Old School Technique in a New School World

In the digital age, many people are condemning old school ways of thinking in favor of new school lines of thought. Insist on paper and radio advertising instead of internet marketing? Refuse to touch social media with a ten foot pole? Not paying attention to your online sentiment? Old school thinking! Kill it with fire!

For the most part, people have a point. The internet has become a huge source of commerce and information exchange, and ignoring it will be detrimental to your business. More and more consumers are going online to research and check reviews before making important purchasing decisions, or even choosing a restaurant to try.

Still, there are some elements of “old school business” that are worth keeping around. Providing high-quality service with a smile, for instance. How do you bring these tried-and-true good business tactics to the modern world? You keep the focus on the customer.

Old School Business

Be neighborly. When they talk about the golden old days, everyone waxes poetic about how you could leave your doors unlocked because you knew all your neighbors, and one of those neighbors was the local butcher who always had the best steaks. Bring that sense of community back to your business dealings by creating a friendly, genuine online persona who answers questions and remembers names.

Be authentic. No one likes a phony (especially teenagers named Holden). In the digital landscape, it is very easy to fact-check and gauge someone’s authenticity. If you’re putting a fake smile on your Facebook page but all of your Yelp reviews say that store experiences involved a rude manager, that’s going to harm you. The easiest way to avoid this? Don’t fake it.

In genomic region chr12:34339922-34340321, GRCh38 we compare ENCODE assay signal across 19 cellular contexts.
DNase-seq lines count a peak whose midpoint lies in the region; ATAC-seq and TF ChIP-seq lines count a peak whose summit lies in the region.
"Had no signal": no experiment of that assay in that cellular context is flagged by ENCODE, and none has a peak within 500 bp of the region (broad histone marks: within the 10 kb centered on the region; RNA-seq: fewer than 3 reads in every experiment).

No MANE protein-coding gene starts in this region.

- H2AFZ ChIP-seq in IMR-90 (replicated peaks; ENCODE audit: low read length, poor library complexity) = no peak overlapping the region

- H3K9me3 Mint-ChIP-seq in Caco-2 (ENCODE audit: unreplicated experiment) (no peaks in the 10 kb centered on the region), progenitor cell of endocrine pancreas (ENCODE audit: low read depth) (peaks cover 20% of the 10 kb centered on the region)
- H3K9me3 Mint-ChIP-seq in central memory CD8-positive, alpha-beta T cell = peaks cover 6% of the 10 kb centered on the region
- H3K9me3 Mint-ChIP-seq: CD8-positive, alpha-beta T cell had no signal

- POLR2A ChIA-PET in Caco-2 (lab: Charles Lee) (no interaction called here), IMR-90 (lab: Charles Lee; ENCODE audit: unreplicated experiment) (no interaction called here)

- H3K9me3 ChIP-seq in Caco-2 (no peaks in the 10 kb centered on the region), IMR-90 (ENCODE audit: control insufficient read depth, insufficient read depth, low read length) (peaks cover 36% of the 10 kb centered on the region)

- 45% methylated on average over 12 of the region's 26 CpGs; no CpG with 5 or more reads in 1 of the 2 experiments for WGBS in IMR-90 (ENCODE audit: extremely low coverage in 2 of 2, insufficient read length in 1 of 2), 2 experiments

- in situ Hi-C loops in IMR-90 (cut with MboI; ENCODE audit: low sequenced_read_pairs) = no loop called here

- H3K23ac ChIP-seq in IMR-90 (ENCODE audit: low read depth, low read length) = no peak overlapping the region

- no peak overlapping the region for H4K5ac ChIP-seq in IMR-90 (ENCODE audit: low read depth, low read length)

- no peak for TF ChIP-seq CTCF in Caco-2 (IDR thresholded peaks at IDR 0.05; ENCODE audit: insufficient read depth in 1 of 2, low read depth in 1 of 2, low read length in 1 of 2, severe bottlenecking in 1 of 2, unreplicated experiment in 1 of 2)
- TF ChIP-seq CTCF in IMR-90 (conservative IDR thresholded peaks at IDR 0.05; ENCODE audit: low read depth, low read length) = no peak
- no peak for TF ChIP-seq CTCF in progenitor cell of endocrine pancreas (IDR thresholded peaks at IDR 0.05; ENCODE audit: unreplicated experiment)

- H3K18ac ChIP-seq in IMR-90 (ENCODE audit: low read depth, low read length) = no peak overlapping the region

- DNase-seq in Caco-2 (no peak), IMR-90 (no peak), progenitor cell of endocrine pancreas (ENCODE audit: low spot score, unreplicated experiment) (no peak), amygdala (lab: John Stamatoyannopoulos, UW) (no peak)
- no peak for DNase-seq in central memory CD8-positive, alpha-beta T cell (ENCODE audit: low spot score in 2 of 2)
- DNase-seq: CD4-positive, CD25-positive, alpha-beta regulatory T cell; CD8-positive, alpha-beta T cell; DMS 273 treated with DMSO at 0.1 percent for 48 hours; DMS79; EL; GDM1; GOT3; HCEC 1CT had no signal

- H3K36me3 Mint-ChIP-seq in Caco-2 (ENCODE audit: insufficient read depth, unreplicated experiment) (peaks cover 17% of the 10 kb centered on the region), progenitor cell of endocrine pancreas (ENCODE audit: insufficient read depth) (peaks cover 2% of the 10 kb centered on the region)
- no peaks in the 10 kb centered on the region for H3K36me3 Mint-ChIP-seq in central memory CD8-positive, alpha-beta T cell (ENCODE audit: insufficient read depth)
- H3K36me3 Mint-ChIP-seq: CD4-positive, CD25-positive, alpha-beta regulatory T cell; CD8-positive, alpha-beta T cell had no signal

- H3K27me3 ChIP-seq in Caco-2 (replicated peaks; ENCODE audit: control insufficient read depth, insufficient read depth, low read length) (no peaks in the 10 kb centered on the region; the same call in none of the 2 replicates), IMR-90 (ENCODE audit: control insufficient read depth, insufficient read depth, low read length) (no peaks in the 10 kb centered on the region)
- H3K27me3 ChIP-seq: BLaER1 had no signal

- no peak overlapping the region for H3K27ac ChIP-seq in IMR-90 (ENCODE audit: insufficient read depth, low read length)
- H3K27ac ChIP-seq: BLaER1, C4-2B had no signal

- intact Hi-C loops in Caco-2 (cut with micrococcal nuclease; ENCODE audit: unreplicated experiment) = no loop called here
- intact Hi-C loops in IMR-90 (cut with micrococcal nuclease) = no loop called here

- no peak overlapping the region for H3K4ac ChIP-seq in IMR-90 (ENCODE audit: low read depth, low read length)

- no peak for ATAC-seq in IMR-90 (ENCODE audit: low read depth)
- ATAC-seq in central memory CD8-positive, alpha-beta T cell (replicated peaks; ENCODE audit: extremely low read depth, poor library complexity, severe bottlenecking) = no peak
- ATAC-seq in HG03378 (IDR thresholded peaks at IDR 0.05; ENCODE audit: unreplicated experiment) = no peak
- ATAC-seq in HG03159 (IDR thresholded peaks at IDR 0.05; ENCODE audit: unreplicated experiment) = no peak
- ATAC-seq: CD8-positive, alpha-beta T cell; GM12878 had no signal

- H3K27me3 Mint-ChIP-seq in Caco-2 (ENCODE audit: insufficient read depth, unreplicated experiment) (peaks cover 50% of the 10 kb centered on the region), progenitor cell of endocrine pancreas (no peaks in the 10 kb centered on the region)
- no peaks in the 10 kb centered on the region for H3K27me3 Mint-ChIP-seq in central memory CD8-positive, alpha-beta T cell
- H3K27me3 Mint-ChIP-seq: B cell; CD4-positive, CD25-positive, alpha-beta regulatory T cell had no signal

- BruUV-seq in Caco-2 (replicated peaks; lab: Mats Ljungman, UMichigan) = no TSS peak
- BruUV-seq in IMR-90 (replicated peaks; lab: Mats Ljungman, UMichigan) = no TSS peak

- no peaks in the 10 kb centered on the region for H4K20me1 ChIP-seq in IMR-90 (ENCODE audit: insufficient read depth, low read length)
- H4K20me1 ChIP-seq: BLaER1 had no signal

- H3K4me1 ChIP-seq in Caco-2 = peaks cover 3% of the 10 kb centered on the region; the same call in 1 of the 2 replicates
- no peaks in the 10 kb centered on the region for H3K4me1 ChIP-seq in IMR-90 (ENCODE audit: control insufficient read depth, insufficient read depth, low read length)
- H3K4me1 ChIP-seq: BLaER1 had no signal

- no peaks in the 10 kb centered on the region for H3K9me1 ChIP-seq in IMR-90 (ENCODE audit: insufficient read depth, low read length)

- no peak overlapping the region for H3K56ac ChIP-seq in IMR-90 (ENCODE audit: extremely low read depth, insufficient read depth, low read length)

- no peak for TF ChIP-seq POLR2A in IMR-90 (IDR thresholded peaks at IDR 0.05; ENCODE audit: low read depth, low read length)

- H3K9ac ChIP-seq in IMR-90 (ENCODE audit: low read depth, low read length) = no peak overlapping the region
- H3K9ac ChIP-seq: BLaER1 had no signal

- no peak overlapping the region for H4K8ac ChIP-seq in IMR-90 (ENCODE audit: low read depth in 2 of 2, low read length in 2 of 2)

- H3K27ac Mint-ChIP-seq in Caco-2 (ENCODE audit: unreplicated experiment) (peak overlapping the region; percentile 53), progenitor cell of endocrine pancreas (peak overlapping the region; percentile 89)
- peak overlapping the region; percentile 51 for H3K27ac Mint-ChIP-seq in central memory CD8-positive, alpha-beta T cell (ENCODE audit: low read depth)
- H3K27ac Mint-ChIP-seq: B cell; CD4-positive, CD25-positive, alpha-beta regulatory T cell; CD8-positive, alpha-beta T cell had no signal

The customer is always right. We all know that this bit of advice is taken with a healthy dose of salt, but the idea behind it isn’t wrong. It’s less about the customer being literally correct and more about the way you respond. Don’t blow up online. Say it again with us: don’t blow up online. If you keep a cool head, remain responsive, and make it clear you’re listening and taking comments to heart, you’ll come out ahead. You can’t please everyone, but you can avoid ending up on Mashable as the next big brand meltdown.

Your service should reflect your marketing. If your marketing is selling a product or service that just doesn’t match up, consumers are going to grow wise quickly. Never promise what you can’t deliver. At the end of the day, successful business is all about the product or service, so make sure yours is fantastic.

As you can see, not all of the “old school” rules have to be abandoned. In fact, some are reflective of the kind of business practices that have always appealed to customers. All you have to do is adapt them for the modern world and you’re good to go!

Stephanie Wargin is the Social Media Strategist at Zenergy Works, a web design and SEO company located in Santa Rosa, California. Her friends like to brush her hair into her eyes whenever she talks about Facebook.

Comments are closed.

Translate »